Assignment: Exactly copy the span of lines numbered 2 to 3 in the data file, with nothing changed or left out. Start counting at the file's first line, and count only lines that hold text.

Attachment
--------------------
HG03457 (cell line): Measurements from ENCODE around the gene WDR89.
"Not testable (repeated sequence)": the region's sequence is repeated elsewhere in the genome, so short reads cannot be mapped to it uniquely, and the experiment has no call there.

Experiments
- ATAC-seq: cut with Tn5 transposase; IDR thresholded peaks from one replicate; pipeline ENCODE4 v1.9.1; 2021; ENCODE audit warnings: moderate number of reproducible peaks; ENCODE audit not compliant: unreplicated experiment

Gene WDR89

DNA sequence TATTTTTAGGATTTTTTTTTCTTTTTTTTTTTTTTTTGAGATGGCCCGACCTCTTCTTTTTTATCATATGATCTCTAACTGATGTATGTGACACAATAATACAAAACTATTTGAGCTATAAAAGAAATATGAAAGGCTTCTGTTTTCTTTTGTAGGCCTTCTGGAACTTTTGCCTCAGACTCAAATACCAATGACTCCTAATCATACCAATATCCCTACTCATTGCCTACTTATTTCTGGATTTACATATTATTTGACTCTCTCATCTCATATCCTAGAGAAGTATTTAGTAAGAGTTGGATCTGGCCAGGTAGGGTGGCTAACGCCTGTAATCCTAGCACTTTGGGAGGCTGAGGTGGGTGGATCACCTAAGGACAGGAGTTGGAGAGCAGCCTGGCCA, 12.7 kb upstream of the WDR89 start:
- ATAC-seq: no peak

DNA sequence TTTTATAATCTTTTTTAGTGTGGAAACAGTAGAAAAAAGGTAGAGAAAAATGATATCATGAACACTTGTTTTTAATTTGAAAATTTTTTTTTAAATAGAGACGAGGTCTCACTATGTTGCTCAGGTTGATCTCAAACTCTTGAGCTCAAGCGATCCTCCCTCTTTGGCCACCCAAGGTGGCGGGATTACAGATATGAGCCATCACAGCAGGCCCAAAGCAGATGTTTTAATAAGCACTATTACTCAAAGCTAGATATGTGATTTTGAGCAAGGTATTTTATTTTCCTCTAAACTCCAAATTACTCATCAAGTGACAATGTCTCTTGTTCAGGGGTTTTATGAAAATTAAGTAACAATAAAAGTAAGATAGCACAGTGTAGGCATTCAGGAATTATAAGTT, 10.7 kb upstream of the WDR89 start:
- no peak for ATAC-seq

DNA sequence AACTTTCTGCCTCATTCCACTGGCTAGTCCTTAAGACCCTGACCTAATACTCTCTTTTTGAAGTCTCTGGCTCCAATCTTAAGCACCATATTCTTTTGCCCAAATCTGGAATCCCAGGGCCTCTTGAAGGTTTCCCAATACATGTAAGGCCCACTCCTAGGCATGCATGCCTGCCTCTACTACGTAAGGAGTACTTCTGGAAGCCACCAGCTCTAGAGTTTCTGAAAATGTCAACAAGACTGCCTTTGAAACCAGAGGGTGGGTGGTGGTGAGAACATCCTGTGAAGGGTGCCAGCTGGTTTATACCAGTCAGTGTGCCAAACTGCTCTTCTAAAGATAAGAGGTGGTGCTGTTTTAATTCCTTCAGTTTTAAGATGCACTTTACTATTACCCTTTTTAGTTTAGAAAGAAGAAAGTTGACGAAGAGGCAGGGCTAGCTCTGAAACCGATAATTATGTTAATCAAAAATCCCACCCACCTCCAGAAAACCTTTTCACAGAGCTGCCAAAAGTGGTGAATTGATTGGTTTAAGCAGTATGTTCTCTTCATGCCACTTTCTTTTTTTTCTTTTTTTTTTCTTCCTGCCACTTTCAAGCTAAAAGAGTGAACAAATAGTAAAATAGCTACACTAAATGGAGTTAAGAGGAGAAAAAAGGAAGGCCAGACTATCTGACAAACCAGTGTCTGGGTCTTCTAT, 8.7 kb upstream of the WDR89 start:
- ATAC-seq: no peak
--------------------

"Not testable (repeated sequence)": the region's sequence is repeated elsewhere in the genome, so short reads cannot be mapped to it uniquely, and the experiment has no call there.

Experiments